Blowers are critical components in flat tempering lines, driving quenching air into the chiller section to keep production flowing smoothly. Each line normally has an average of two of quench blowers with a lifetime of 10 years and two of convection blowers with a lifetime of 5 years. If a blower breaks, production stops in most cases. It may take a painfully long time to get the blower and the entire glass tempering line up and running again, causing an expensive interruption in glass processing.
Although blower fans are engineered for a safe and economical operation, it is important to maintain them to ensure safe and reliable operation of glass processing machines due to the physical fatigue and creep phenomena of all metallic structures, which also apply to fans.
Fatigue is the gradual weakening of metal due to stress load changes, resulting from cyclic use – in this case, steel parts. It has a cumulative effect over longer periods of time and is more clearly present in certain critical spots of the impeller. The welds, and the leading and trailing edges of the blades, are especially more subject to fatigue. Creep is static and invisible in nature and results from high temperatures and a continuous static load.
Wear can be described as an unavoidable result of motion. Moving parts such as bearings wear down over time. This can happen under normal operation or as a result of improper use. If left unobserved or uncorrected, fatigue, creep and wear may lead to failures in the critical components and cause unexpected, costly downtime in the glass tempering process.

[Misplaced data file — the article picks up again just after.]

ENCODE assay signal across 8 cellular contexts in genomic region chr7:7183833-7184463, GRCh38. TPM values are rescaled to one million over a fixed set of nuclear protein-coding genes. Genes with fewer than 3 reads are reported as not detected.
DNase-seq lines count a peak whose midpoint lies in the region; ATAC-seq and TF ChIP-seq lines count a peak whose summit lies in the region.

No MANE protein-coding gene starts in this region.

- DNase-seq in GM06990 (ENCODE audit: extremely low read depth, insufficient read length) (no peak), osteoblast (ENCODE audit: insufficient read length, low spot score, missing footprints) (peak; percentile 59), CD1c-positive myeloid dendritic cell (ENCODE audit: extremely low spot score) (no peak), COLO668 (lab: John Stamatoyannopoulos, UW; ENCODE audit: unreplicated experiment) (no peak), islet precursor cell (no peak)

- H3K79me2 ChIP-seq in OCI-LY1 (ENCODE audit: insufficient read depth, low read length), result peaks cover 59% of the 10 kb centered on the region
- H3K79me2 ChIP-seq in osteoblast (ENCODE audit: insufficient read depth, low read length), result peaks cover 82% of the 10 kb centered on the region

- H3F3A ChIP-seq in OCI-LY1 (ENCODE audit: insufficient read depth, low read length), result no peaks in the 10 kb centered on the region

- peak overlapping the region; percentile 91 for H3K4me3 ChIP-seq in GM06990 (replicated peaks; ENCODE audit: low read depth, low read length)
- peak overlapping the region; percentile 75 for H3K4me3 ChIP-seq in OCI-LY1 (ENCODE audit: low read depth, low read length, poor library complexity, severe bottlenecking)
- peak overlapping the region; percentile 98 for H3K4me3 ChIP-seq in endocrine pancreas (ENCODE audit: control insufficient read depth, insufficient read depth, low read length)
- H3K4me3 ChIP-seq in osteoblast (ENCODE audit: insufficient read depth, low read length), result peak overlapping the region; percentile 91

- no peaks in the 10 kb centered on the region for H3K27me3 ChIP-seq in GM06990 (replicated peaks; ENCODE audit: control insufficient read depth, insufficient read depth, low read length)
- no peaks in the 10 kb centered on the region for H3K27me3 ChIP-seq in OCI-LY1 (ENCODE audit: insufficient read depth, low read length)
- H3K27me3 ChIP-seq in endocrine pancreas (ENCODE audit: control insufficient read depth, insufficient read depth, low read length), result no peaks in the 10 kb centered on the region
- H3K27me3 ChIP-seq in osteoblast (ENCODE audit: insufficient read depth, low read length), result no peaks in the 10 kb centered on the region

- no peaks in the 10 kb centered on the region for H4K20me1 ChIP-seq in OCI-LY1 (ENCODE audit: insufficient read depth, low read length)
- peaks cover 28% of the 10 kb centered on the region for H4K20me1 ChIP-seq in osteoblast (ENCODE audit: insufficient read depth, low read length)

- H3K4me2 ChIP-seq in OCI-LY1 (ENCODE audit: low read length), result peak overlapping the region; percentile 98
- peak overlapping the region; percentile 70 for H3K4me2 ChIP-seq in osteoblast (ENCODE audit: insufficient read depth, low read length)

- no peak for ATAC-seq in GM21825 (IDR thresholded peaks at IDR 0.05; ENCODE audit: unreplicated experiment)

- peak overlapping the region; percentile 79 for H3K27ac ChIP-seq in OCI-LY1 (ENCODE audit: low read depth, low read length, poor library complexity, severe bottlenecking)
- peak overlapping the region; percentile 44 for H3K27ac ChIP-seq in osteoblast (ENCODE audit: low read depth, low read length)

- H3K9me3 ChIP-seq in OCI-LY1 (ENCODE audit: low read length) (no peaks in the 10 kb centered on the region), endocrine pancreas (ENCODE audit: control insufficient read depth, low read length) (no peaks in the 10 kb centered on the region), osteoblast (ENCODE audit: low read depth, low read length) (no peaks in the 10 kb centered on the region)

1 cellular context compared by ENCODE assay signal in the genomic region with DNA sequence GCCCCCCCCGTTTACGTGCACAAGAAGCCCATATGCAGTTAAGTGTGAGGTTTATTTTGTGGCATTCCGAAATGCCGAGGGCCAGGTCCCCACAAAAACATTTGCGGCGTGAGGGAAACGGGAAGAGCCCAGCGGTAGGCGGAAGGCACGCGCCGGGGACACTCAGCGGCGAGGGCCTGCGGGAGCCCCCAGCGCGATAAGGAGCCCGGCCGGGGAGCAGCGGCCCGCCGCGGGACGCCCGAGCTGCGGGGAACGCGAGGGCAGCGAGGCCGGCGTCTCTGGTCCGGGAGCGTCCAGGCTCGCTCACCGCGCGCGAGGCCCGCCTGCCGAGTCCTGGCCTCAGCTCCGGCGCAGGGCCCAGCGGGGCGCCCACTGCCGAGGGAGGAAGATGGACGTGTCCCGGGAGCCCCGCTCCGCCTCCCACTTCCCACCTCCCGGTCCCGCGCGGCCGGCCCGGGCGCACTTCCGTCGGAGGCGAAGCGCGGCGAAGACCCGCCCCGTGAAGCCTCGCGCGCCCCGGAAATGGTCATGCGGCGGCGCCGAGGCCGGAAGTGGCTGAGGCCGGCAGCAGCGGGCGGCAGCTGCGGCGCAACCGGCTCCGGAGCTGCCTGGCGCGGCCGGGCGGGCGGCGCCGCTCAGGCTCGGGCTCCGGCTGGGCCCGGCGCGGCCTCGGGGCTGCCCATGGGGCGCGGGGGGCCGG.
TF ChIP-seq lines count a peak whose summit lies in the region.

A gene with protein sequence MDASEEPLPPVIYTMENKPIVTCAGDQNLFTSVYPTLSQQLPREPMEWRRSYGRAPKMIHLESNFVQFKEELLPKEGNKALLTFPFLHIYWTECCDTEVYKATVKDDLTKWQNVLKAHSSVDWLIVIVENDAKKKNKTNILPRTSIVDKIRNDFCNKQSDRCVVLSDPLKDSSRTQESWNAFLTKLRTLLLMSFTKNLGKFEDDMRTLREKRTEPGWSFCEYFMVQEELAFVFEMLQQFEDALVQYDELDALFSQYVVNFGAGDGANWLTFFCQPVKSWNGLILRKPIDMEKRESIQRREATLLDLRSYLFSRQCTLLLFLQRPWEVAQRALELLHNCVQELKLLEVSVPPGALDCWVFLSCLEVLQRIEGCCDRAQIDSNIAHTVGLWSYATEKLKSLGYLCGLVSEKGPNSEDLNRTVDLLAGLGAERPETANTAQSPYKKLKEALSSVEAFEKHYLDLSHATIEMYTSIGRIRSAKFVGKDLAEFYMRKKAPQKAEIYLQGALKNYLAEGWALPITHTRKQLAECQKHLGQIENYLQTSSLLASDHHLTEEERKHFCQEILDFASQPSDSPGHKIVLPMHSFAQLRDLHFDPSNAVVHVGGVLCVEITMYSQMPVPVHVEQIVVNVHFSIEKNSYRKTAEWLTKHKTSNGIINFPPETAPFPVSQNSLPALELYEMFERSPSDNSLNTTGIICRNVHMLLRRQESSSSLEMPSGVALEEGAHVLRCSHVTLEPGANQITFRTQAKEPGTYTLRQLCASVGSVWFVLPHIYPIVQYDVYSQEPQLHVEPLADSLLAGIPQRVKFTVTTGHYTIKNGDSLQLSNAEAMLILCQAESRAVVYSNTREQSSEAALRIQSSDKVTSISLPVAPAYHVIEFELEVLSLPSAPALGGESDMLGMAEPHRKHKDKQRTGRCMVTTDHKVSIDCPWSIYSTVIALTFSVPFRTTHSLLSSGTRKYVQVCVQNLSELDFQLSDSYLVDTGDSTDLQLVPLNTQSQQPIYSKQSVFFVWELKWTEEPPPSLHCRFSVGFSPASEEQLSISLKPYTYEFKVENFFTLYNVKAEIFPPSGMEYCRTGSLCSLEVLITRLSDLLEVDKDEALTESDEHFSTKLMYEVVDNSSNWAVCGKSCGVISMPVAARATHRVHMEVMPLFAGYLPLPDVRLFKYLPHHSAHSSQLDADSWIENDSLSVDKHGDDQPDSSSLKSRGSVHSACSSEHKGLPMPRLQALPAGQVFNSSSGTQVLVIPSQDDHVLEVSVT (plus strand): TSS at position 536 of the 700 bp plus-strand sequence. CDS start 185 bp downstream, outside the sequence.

Fatigue is fortunately predictable. Knowing the construction of the blowers, an estimate can be made of the long-term fatigue levels of the components. This in itself can provide a maintenance plan, which helps prepare for servicing.
Although the gradual wear of bearings is not quite as simple to predict, it can, however, be observed and measured in operation. This gives an idea of the condition of the bearings to make a lifetime estimate.
If the components are already fatigued, there are still a few options. The initial cracks need to be inspected in time and minimized. Although the fatigue resistance of the components cannot be improved, the use of the blower can temporarily be continued. Preventative measures can also be taken: for example, knowledge of the dynamics at play helps identify the stall areas of blower operation, minimizing the risk of damage.
Leading suppliers such as Glaston have started offering services that proactively maintain and inspect the blowers on existing tempering lines. This enables glass processors to act ahead of time and have a better understanding of the condition of their blowers.
A thorough inspection of the blowers is done with as little downtime as possible. Only 2–3 hours are required per blower. The recommended time interval for this blower inspection is once a year. A comprehensive report of the blower’s condition is provided after the inspection.
Upgraded vibration monitoring equipment for your blower bearings is now also available from suppliers like Glaston. In addition to the annual inspections, this measuring device provides continuous online vibration and temperature measurement of the blower bearings, increasing blower safety and improving condition predictability.
For glass processors, this new service helps keep their tempering lines operating at peak efficiency. The operational lifetime of the blower can be extended, the risk of an unexpected tempering line breakdown due to a faulty blower is minimized and overall safety of the production facility improved considerably.
It is important that all inspection and maintenance work is handled by a professional team with the required technical expertise to ensure your blowers and their impellers can add to the success of your glass processing business – and not become a risk or obstacle.
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